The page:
I’m not sure if Webster is ignorant or willfully promulgating the government fear mongering that paints anyone who stands up to a corrupt government as a dangerous extremist, but either way he totally missed the mark with his article on this incident.
I have previously covered the demonization of so-called sovereign citizens and the fallacious conflation of literally everyone who identifies themselves as a sovereign citizen with a few criminals and sociopaths, positing that they might be put forth as the new al Qaeda boogeyman.
I believe that this assertion still holds true as we’re seeing the counterterrorism apparatus turn back towards the United States and thus American citizens as embodied by the NDAA, which has essentially already passed as iteffectively doesn’t matter if Obama vetoes it (which is itself highly unlikely).
As Glenn Greenwald has aptly shown in his recent articles here and here, the threats posed by the domestic drone program are limitless and unless something is done to start separating the military, federal government, state governments, and local governments as they rightfully should be, we will only see these dangers grow.
Under Section 1031 of the National Defense Authorization Act of Fiscal Year 2012, the military would have so much more power to operate on American soil that much of the already laughably lax restrictions on drone usage would be removed.
We have to remember that the homeland security business is a highly profitable one, just like rest of the cancerous war profiteering industry, which will be exploited and milked as much as possible, despite the erosion of liberties and the death and suffering the industry causes.
So long as corporations like General Atomics and their subsidiary General Atomics Aeronautical Systems, Inc., which produces the Predator and is the leading manufacturer of large drones, have lobbying expenditures which exceeded $2.7 million in 2009 and $1.6 million in 2011, we can expect to see more of the same.
Furthermore, it is only natural for powerful corporations like General Atomics and AeroVironment, Inc. (AV), which is the leading producer of small attack and surveillance drones, to continue to expand into every new market they can.
Seeing as our so-called Representatives, which prove themselves to be enemies of the American people on a regular basis, have left the door open for corporations like these to take over the domestic law enforcement market; it is only logical to assume that they would do just that.
For instance, on page 11 of AV’s Corporate Overview 2011 (which is actually page 14 of the PDF) we read,
“As we explore opportunities to develop new markets for our small UAS [Unmanned Aircraft System], such as border surveillance, law enforcement, first response and infrastructure monitoring, we expect further growth through the introduction of UAS technology to non-military applications once rules are established for their safe and effective operation in each country’s national airspace.”
This passage leaves no doubt that AV and other corporations are going to exploit the market and further militarize our skies with their remotely controlled attack drones.
Keep in mind that AV is also behind what they call the “Switchblade” which is a short-range, lightweight, low-altitude, single-use, tube-fired UAV which is carried and deployed by individual troops.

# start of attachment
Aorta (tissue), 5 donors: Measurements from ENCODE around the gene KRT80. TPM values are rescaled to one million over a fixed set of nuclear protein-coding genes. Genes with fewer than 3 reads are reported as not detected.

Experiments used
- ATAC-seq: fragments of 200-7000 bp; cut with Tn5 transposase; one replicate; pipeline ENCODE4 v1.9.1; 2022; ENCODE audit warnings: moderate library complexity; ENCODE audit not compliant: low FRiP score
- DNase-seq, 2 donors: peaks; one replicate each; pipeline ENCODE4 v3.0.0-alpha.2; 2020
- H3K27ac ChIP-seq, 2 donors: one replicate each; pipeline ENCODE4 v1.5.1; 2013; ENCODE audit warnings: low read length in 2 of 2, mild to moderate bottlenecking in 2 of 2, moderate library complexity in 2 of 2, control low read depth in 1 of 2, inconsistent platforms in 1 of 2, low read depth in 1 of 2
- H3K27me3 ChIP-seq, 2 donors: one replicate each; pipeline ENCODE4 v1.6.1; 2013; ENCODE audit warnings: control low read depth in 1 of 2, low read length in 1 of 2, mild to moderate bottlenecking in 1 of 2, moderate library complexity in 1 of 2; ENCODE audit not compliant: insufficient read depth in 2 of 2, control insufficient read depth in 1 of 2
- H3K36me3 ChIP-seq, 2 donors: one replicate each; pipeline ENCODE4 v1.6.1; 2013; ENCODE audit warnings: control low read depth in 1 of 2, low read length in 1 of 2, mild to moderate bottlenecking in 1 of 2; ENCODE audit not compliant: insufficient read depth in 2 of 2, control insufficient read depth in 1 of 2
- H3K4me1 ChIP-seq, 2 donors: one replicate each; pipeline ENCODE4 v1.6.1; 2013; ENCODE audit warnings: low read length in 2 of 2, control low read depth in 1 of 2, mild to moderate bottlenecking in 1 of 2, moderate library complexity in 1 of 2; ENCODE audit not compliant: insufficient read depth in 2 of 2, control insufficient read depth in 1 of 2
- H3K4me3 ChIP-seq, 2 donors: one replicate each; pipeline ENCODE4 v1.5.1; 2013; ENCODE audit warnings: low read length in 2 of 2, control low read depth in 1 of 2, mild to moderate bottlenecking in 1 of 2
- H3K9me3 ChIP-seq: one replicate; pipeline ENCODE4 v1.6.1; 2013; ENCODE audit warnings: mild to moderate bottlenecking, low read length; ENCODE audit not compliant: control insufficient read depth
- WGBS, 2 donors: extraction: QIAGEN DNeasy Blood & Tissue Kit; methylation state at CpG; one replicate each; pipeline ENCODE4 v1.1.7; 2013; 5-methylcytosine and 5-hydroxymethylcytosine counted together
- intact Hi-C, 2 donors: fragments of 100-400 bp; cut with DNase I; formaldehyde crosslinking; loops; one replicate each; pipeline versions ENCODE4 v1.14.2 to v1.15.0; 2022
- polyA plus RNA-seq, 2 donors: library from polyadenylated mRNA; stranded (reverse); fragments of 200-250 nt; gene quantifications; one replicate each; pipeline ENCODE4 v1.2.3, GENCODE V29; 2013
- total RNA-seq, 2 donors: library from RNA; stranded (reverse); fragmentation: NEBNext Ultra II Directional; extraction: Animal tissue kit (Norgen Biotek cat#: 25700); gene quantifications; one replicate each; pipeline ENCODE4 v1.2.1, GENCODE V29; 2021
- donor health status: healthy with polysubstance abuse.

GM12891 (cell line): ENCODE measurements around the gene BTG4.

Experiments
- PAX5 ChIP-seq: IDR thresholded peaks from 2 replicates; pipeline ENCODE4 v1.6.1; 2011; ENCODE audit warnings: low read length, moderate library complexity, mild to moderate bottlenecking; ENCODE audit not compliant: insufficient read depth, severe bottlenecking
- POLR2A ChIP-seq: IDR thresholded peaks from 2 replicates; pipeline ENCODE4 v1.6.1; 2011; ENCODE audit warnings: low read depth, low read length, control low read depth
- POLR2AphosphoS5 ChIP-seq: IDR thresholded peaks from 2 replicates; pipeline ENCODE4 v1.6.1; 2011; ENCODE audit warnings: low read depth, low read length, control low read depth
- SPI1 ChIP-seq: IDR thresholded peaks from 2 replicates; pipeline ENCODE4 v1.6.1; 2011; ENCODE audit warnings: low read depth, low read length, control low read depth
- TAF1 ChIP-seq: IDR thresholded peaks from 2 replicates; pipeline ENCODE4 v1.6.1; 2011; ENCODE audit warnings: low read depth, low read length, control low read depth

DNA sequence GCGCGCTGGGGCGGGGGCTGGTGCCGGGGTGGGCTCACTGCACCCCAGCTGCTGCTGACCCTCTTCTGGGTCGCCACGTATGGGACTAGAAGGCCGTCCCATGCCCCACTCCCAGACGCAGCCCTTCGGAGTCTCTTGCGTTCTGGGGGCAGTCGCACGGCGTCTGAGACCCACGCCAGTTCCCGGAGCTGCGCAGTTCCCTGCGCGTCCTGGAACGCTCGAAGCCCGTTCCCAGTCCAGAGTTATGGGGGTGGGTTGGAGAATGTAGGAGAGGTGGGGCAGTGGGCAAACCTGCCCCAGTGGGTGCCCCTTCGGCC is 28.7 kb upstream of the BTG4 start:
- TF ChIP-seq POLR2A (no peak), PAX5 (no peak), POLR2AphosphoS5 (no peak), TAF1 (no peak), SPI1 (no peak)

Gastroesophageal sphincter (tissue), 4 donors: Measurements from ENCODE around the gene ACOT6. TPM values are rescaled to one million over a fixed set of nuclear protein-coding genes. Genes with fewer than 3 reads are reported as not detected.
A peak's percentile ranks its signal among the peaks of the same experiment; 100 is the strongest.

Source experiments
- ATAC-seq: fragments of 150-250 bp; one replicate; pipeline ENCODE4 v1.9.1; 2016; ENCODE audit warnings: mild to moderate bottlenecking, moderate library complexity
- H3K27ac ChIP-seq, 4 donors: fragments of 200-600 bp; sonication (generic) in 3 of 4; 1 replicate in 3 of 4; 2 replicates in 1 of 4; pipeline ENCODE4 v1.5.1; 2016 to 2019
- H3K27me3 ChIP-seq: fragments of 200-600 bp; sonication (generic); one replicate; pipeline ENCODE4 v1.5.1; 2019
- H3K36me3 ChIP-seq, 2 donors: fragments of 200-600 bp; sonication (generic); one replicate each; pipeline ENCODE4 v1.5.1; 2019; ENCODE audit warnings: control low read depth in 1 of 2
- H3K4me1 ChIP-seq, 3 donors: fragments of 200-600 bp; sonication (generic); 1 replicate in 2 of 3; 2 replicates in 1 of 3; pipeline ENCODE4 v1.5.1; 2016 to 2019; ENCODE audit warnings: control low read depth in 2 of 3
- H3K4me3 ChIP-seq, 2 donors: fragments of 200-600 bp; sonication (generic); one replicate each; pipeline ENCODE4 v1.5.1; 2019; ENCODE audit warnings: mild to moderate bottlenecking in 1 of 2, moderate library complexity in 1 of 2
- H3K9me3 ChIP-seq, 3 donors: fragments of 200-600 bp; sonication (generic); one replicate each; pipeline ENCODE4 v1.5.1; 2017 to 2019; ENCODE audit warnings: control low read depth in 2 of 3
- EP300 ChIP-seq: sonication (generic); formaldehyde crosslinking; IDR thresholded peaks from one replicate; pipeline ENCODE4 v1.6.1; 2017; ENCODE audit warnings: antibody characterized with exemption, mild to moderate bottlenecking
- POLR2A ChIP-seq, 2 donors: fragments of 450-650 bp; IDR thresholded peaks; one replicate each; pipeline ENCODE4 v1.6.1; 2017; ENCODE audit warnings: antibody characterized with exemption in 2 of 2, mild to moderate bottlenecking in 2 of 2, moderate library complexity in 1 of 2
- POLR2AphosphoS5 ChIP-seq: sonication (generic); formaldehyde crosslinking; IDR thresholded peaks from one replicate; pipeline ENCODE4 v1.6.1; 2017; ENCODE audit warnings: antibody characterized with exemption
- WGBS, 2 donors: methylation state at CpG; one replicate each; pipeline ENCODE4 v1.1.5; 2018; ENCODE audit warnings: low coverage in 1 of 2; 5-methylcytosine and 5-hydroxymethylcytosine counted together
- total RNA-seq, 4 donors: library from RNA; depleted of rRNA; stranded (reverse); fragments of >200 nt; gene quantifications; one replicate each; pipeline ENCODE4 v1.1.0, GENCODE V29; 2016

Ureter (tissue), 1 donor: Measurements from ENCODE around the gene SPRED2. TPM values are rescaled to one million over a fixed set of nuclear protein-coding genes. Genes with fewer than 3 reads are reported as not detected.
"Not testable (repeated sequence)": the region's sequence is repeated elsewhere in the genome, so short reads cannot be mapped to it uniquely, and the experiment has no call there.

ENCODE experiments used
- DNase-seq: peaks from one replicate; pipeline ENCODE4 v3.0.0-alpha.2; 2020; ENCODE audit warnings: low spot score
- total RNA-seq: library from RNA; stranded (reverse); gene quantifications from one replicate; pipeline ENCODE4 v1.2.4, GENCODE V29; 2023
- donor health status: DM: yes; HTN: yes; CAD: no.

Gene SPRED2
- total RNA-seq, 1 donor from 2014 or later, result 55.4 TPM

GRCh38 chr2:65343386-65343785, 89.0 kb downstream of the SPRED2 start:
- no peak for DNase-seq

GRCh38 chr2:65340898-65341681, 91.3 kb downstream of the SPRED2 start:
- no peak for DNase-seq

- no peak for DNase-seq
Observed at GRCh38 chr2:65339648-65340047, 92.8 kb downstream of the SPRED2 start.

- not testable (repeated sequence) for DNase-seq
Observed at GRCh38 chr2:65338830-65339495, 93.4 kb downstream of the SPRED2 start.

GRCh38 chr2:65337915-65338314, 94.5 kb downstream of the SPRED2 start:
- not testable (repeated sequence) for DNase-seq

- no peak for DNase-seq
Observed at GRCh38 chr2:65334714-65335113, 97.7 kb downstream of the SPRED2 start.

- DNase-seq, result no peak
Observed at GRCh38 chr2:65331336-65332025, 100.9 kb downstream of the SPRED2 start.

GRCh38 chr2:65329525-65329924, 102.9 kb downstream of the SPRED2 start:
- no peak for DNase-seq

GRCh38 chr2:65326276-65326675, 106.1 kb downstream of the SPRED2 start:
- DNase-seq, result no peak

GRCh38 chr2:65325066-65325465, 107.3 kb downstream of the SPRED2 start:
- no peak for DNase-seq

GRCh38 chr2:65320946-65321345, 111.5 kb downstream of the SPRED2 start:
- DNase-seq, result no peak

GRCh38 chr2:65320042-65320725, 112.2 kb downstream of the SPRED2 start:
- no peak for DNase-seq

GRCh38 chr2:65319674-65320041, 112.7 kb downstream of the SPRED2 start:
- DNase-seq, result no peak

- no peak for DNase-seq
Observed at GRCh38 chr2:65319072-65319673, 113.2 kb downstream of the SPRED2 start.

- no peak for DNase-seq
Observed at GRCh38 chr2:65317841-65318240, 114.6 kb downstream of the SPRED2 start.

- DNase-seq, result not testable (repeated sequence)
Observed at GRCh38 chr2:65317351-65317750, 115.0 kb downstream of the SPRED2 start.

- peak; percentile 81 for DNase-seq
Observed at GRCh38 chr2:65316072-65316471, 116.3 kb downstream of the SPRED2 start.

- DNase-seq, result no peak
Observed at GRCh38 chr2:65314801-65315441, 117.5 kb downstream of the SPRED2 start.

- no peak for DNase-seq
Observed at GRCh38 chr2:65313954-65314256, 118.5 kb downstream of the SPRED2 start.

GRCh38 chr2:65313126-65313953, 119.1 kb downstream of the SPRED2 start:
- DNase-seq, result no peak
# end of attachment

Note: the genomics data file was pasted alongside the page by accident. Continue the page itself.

The Switchblade is piloted just like the larger drones and can wait to be detonated at the perfect moment, exploding with a shotgun-like blast designed to assault soft targets and murder individual people in the field with precision.
While this is likely not going to be used on American soil – at least not at first – the typical gradualism that has presented itself over the years in the United States and other nations making the descent into a hellish police state shows its ugly face in the case of drones as well.
I doubt that the Switchblade will be blowing up in anyone’s face in the United States any time in the immediate future, Chief Deputy Randy McDaniel of the Montgomery County Sheriff’s Office said in late October that in the future their drones “could be equipped to carry nonlethal weapons such as Tasers or a bean-bag gun.”
It begins with surveillance operations, as we have seen in the North Dakota case, then we will see equipment like the Air Force’s Gorgon drone rolled out which can store and record images to determine “what the patterns of life in a village are” or the application of threat assessment algorithms and advanced surveillance platforms which can monitor and record an individuals’ movements and who they associate with.
It is only logical to assume that the trend will continue escalating until weaponized drone platforms are being utilized in the United States, and under the 2012 National Defense Authorization Act, the military could be doing this with impunity.
We are witnessing the escalating erosion of our most essential liberties and the separation between law enforcement and the military is growing increasingly slim.
Along with this we are seeing the fusion of local, state, and federal government, despite the many warnings our forefathers issued on this precise topic.
These are truly historic times which have the possibility of becoming the darkest era in American history or a new era of justice and prosperity for all in the United States.
It is truly up to us, that is to say, those of us who are aware of these issues and the grim implications they carry, to spread this information far and wide and make sure that we make as many people as possible realize that we are heading in a direction that is in no way positive.
Without doing this, we will watch the once-free United States become a society the likes of which even our worst nightmares can’t compare to, with constant airborne surveillance; electronic monitoring and so-called malintent detection technology; citizen spies; indefinite military detention without charge or trial; collection and storage of all biometric information; and the extrajudicial execution of American citizens, among countless other horrors.